When you hear the word “schizophrenia” a lot of symptoms probably come to mind. Some of them, unfortunately, are sensationalized or completely inaccurate, like “split personality.” You might have said hallucinations, hearing voices, being paranoid, and thinking you’re God. Sure, that could be schizophrenia. But what about memory loss?
My brother Pat was diagnosed with schizophrenia almost 10 year ago. For a year he thought people were surveilling him, coming into our home to install cameras, listening to his conversations whenever he was outdoors. He didn’t have a reason for it. He didn’t thinking he was a god, a king, or the Second Coming. He believed he was a target for the government — this was around the time the media began to cover the privacy violations stemming from the Patriot Act.
He also believed his coworkers were out to get him. He thought one in particular was sabotaging his work, stealing his clients and invading his privacy.
He thought everyone everywhere was talking about him. If you were speaking Spanish, you were talking about him. If you were 40 feet away and laughing with your friend, you were laughing at him.
He believed he could hear people’s thoughts before they spoke to him. He already knew whatever you were going to say, and every word out of your mouth was only confirmation to him that he knew what you were thinking.
While today Pat’s active psychosis has remitted and he takes a long-term injectable antipsychotic, he has always suffered breakthrough positive symptoms, usually delusions, several times each year. This kind of schizophrenia is often referred to as “refractory,” meaning it has been resistant to every medication regimen used.
As his sister and his closest friend, I read everything written about schizophrenia (I even wrote a book about it). I was ready for the negative symptoms, the anhedonia (loss of pleasure in activities), the lack of motivation, lack of communication, flat affect and anosognosia (he lacks insight into his illness). I was ready for his first relapse, when he went off his medication, even though it reduced me to tears.
What I wasn’t prepared for was the gaping holes in his autobiographical memory. Even at his best, Pat won’t remember things we did when we were young. He may not remember people we saw everyday growing up, even teachers we had. He won’t remember films we saw a hundred times and used to quote.
He has forgotten many of the things we did in high school, things we said over and over again. We lived together in college and spent night after night watching the same movies, sharing what we had learned in class, and discussing our thoughts. But those memories today are only mine. I try to mine them and keep them preserved — I’m not sure why, I guess because I believe someone has to.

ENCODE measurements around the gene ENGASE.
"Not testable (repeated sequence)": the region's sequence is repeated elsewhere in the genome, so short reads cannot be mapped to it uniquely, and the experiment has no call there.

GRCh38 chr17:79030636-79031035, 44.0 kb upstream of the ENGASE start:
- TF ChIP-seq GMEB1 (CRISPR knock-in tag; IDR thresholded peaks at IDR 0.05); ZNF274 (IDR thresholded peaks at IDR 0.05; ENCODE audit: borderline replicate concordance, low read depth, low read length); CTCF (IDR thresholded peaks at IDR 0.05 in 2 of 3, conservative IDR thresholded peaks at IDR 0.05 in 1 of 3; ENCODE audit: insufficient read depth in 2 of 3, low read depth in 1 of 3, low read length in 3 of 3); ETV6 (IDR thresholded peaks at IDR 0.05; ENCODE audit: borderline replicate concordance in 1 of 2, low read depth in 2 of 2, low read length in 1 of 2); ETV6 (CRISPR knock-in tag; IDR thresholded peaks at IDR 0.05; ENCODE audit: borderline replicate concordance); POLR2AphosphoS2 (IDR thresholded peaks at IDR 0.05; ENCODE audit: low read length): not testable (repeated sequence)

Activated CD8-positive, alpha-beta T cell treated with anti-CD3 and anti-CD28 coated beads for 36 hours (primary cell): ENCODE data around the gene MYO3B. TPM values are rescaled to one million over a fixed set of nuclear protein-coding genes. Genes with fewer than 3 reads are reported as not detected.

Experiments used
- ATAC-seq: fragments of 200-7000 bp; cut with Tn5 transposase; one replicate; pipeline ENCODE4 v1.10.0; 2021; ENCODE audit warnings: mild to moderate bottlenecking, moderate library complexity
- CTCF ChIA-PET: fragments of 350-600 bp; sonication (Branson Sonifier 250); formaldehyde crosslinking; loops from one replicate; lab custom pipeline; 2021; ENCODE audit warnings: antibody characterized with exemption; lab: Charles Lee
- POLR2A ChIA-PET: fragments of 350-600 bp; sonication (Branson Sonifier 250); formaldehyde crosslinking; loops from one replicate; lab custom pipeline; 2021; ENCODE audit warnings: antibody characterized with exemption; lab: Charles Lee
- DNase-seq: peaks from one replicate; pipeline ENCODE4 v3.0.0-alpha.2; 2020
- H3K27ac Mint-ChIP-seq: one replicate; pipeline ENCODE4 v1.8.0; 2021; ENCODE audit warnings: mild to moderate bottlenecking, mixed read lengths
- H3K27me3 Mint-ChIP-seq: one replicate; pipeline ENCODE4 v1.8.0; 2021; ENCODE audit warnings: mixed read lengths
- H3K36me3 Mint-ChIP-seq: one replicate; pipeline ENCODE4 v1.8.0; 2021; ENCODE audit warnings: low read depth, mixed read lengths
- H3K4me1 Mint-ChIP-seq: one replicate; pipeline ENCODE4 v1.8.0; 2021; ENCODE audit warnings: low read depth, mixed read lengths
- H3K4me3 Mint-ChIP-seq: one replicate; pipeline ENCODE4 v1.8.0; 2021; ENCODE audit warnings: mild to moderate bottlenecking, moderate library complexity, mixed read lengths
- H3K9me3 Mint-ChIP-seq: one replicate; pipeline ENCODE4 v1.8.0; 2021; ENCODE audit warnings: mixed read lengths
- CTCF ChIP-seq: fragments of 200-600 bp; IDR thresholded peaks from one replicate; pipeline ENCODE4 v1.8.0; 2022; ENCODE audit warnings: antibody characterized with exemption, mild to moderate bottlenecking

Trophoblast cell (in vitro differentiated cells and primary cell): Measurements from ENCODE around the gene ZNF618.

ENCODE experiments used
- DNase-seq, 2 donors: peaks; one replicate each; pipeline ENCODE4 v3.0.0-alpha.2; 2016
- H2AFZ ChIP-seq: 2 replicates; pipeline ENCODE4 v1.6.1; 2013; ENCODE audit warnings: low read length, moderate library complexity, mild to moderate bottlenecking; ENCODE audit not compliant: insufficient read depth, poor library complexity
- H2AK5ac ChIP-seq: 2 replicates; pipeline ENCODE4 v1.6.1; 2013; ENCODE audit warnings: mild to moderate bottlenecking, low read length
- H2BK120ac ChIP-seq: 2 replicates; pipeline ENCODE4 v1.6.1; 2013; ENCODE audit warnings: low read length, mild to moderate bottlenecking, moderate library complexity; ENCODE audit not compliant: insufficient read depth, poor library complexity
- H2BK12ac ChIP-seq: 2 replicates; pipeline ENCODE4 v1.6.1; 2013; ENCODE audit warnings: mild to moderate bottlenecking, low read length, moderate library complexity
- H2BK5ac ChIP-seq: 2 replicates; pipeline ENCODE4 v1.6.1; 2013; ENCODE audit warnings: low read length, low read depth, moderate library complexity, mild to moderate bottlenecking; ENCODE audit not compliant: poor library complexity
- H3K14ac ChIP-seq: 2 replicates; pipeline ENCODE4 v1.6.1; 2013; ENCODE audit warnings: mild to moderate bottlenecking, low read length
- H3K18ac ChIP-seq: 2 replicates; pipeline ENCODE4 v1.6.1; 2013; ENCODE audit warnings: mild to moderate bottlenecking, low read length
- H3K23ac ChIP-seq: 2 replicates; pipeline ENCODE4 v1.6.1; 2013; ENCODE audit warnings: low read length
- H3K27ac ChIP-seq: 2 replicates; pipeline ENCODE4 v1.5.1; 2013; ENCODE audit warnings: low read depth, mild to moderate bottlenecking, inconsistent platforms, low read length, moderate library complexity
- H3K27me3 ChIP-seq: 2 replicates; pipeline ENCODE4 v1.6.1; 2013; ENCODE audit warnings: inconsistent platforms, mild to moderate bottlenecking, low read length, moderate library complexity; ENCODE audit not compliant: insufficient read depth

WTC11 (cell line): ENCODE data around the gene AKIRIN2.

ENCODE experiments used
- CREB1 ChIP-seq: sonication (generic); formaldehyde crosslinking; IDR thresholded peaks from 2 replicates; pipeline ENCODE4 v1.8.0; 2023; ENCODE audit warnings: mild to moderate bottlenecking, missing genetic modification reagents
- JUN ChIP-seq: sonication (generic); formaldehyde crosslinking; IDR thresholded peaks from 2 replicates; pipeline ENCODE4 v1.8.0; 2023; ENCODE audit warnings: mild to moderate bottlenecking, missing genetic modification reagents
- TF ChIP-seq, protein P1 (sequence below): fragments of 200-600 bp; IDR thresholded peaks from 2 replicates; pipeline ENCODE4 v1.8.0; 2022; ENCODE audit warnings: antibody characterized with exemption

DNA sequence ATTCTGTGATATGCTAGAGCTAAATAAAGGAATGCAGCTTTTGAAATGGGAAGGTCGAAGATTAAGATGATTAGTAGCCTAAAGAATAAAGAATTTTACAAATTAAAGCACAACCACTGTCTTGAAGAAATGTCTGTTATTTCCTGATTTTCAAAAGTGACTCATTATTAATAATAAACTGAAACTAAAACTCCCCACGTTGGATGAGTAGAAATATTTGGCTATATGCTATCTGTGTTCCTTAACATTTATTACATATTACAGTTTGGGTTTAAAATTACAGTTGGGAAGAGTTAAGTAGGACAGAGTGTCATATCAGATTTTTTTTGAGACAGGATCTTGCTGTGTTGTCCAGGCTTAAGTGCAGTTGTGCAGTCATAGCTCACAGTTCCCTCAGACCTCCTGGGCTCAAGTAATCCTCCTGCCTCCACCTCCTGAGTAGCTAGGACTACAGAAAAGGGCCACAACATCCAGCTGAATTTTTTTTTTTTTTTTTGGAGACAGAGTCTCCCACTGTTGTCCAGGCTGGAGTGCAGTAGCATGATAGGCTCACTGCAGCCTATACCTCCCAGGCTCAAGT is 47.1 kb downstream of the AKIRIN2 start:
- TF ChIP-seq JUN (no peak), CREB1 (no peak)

There is so much about this disease that one must learn to take comfort in. You have to wrestle with strange occurrences and remake them into something that’s okay. You have to see a smile where there is none. You have to see improvement no matter how small. You take what you can get. Your expectations are completely different than they were before the onset. People outside our situation probably can’t even imagine, and it leaves me feeling isolated.
Watching your brother behave strangely, drop out of his graduate program, stop working and retreat in terror from the idea of leaving the house is bad enough. I listened to his terrifying suspicions, which had no basis in reality, and made those early-day mistakes of trying to talk him out of them. Now the fog of active psychosis has cleared, but the Pat that remains is only pieces of the man he was.
When I moved away for graduate school, a stoic Pat said only, “Goodbye, I’ll miss our conversations greatly.”
He remembers enough to know I’m a friend. He emails me, shares music and films with me, articles he reads online. When I see him, he slides back into friendliness and easily chats with me as if he saw me just yesterday. So there is still some context that tells my brother that I love and care for him. All that has to be enough.
I’ve learned to look for silver linings. No one has been asked to accept more:
Your loved one has this mental illness. Yes, it’s the one that most people consider to be the absolute worst mental illness.
It’s mysterious. We don’t know why it happened to them, but here’s a bunch of books filled with maybes.
We don’t know what it will look like for your loved one. It manifests differently for everyone.
It’s chronic. We don’t have a cure.
We have lots of medication, but we don’t know which, if any, will work.
Your loved one will never be the same and you have to accept that.
Schizophrenia feels like a make or break diagnosis. There’s something in astronomy called supernova nucleosynthesis. This happens when a massive star reaches the end of its life. Fusion is what makes a star burn bright. Our sun is fusing, or burning, hydrogen and helium right now. But what happens when it burns all the available hydrogen? Well, stars will burn helium in a pinch, but that will manufacture increasingly heavier elements in the core of the star.
The star will burn heavier and heavier elements until it reaches iron. Iron is strong stuff. It’s so strong it can destroy a star many times the mass of our sun. (Yes, I’m talking about the same iron that’s in your favorite skillet. Where did you think it came from?)
A star can’t fuse iron. Rather than letting energy out, like our sun is doing right now, iron absorbs energy, resulting in stellar death. An iron core will result in a supernova explosion within milliseconds of being fused inside a massive star.
Is there some kind of human equivalent to something so strong it can eliminate a star? It’s schizophrenia. It changes everything.
That’s actually a silver lining. No, things aren’t perfect. Our loved one will never be the same. But it has made us stronger. It has made us the kind of friend and loved one that they deserve.